Purpose: Social environments exert an important influence on health behaviors, yet evidence from rural-specific contexts is limited. This study explored how social relationships influence health-related behaviors among midlife and older rural adults at increased risk of chronic disease.
Methods: Seventeen focus groups were conducted with 125 sedentary, overweight/obese adults (aged 40-91 years) residing in "medically underserved" rural Montana towns in 2014. Groups were stratified by age (40-64 and ≥65) and gender. Transcripts were examined thematically using NVivo software according to social influences on diet, physical activity, and tobacco use. Analyses were conducted in 2015-2016.
Results: Attitudes and actions of family members and friends were key influences on health behaviors, in both health-promoting and health-damaging ways. In these small, isolated communities, support from and accountability to family and friends were common facilitators of behavior change and maintenance. However, expectations to conform to social norms and traditional gender roles (eg, caregiving duties) often hindered healthy lifestyle changes.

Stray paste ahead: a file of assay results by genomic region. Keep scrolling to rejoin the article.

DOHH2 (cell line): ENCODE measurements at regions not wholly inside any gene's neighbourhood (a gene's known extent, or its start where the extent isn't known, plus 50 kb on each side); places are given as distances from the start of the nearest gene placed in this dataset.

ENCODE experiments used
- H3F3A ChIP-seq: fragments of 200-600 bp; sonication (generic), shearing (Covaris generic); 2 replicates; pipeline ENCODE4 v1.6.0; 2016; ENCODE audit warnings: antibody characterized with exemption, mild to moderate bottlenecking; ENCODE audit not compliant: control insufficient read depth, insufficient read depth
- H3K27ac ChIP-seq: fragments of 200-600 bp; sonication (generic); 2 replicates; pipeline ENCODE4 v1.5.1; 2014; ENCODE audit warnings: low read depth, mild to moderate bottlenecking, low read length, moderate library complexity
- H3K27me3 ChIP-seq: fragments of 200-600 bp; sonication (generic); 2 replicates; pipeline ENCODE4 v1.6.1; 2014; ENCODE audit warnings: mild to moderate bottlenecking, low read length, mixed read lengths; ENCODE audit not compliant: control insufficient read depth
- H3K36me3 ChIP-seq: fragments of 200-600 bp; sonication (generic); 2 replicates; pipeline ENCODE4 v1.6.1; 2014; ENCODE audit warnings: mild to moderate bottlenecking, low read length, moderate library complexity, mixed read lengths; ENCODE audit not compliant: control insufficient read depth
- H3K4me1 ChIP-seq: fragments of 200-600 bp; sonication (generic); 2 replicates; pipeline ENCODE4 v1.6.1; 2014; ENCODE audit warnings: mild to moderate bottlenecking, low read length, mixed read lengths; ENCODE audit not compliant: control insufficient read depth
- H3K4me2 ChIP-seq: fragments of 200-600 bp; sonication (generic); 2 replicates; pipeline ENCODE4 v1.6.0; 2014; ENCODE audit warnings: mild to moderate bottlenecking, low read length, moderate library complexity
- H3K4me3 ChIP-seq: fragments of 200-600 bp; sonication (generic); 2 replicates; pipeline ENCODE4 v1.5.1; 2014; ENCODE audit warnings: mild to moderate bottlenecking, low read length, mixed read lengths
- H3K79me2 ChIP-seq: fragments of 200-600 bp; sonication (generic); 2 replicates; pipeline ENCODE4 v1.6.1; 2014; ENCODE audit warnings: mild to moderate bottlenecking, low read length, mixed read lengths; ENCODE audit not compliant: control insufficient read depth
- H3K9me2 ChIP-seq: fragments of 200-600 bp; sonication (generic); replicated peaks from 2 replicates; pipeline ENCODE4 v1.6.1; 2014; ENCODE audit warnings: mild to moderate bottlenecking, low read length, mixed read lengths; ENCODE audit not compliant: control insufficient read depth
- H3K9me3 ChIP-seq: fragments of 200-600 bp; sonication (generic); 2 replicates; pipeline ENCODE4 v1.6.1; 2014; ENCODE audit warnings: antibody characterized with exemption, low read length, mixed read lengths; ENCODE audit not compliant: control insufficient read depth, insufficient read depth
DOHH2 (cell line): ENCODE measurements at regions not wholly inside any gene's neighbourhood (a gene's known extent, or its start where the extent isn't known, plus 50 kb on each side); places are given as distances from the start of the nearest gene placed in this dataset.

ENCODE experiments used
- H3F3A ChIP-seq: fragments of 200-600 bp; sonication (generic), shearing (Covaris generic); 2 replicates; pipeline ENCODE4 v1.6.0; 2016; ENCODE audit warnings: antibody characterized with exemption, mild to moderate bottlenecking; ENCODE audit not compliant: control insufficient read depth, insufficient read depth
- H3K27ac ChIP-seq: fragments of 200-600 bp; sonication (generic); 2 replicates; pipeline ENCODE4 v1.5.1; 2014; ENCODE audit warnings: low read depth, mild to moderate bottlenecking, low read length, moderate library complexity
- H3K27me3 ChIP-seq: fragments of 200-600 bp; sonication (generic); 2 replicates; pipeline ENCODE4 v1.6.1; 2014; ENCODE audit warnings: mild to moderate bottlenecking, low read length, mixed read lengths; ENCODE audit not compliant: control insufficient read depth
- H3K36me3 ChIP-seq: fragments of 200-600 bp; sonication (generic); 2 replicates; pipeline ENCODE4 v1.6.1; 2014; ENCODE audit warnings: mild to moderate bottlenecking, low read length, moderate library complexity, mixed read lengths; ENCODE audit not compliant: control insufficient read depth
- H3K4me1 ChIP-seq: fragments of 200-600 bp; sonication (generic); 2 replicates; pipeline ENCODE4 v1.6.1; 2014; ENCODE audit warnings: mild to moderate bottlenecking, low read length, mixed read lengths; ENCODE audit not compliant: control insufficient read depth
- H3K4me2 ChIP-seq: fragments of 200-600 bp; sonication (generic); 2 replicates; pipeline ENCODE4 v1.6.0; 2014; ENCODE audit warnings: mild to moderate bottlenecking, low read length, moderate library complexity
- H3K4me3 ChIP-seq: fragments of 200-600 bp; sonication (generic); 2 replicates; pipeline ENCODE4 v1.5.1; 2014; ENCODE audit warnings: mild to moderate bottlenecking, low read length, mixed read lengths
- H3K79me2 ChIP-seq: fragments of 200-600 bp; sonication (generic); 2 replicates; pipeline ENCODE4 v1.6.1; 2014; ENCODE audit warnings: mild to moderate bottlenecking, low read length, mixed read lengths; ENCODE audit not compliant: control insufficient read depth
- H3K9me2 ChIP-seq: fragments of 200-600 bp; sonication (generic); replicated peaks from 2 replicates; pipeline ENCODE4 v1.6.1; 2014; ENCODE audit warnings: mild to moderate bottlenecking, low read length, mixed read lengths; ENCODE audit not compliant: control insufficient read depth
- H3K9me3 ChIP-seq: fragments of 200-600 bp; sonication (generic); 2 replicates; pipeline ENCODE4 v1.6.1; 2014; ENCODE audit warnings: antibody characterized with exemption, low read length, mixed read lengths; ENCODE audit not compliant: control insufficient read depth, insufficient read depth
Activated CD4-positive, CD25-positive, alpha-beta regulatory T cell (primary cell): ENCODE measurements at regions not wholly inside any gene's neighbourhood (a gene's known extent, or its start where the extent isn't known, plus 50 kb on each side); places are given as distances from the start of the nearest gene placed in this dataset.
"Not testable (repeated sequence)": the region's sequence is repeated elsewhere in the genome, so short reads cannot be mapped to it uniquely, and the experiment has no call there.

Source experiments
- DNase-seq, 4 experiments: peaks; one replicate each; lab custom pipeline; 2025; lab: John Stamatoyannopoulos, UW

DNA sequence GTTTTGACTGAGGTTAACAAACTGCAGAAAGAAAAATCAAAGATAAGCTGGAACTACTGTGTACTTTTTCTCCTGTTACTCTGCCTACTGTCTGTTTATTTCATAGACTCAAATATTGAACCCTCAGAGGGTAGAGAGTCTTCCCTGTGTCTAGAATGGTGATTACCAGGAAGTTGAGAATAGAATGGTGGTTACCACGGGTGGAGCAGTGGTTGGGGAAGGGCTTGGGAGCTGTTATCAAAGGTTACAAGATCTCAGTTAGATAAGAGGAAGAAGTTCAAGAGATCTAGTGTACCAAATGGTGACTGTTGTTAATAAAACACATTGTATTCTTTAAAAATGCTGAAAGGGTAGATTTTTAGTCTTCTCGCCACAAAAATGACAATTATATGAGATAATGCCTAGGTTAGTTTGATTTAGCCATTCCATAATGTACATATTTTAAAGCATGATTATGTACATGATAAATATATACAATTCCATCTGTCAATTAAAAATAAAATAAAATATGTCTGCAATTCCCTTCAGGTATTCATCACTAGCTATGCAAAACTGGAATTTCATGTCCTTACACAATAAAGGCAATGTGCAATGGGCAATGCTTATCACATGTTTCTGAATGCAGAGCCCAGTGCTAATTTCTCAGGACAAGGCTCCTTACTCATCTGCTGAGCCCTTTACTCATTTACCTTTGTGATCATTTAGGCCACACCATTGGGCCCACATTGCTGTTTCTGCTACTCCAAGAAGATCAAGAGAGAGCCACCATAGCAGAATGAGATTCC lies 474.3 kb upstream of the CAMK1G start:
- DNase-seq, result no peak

Conclusions: These findings suggest that health behavior interventions targeting adults in rural settings need to consider and, if possible, integrate strategies to address the impact of social relationships in both supporting and sabotaging behavior change and maintenance.
Keywords: health behaviors; qualitative research; rural health; social environment.
© 2017 National Rural Health Association.